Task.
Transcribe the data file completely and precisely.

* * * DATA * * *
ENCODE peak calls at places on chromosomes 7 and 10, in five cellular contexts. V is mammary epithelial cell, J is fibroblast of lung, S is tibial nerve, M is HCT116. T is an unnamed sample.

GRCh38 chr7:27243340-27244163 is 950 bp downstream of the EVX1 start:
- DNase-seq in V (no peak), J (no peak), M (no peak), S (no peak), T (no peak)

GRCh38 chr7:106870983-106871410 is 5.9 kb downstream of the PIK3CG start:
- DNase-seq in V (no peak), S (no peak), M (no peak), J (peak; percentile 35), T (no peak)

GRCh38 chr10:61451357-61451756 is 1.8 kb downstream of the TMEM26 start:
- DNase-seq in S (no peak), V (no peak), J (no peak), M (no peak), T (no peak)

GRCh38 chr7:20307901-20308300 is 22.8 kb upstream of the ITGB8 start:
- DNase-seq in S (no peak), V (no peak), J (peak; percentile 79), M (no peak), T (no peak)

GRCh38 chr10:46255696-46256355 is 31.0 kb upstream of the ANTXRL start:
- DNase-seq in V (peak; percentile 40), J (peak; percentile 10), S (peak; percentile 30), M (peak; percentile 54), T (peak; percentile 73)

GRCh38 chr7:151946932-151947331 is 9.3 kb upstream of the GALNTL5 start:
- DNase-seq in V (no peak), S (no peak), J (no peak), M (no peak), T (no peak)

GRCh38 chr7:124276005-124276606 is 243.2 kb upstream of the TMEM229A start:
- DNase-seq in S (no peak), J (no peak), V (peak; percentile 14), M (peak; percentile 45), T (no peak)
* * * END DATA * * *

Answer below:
ENCODE peak calls at places on chromosomes 7 and 10, in five cellular contexts. V is mammary epithelial cell, J is fibroblast of lung, S is tibial nerve, M is HCT116. T is an unnamed sample.

GRCh38 chr7:27243340-27244163 is 950 bp downstream of the EVX1 start:
- DNase-seq in V (no peak), J (no peak), M (no peak), S (no peak), T (no peak)

GRCh38 chr7:106870983-106871410 is 5.9 kb downstream of the PIK3CG start:
- DNase-seq in V (no peak), S (no peak), M (no peak), J (peak; percentile 35), T (no peak)

GRCh38 chr10:61451357-61451756 is 1.8 kb downstream of the TMEM26 start:
- DNase-seq in S (no peak), V (no peak), J (no peak), M (no peak), T (no peak)

GRCh38 chr7:20307901-20308300 is 22.8 kb upstream of the ITGB8 start:
- DNase-seq in S (no peak), V (no peak), J (peak; percentile 79), M (no peak), T (no peak)

GRCh38 chr10:46255696-46256355 is 31.0 kb upstream of the ANTXRL start:
- DNase-seq in V (peak; percentile 40), J (peak; percentile 10), S (peak; percentile 30), M (peak; percentile 54), T (peak; percentile 73)

GRCh38 chr7:151946932-151947331 is 9.3 kb upstream of the GALNTL5 start:
- DNase-seq in V (no peak), S (no peak), J (no peak), M (no peak), T (no peak)

GRCh38 chr7:124276005-124276606 is 243.2 kb upstream of the TMEM229A start:
- DNase-seq in S (no peak), J (no peak), V (peak; percentile 14), M (peak; percentile 45), T (no peak)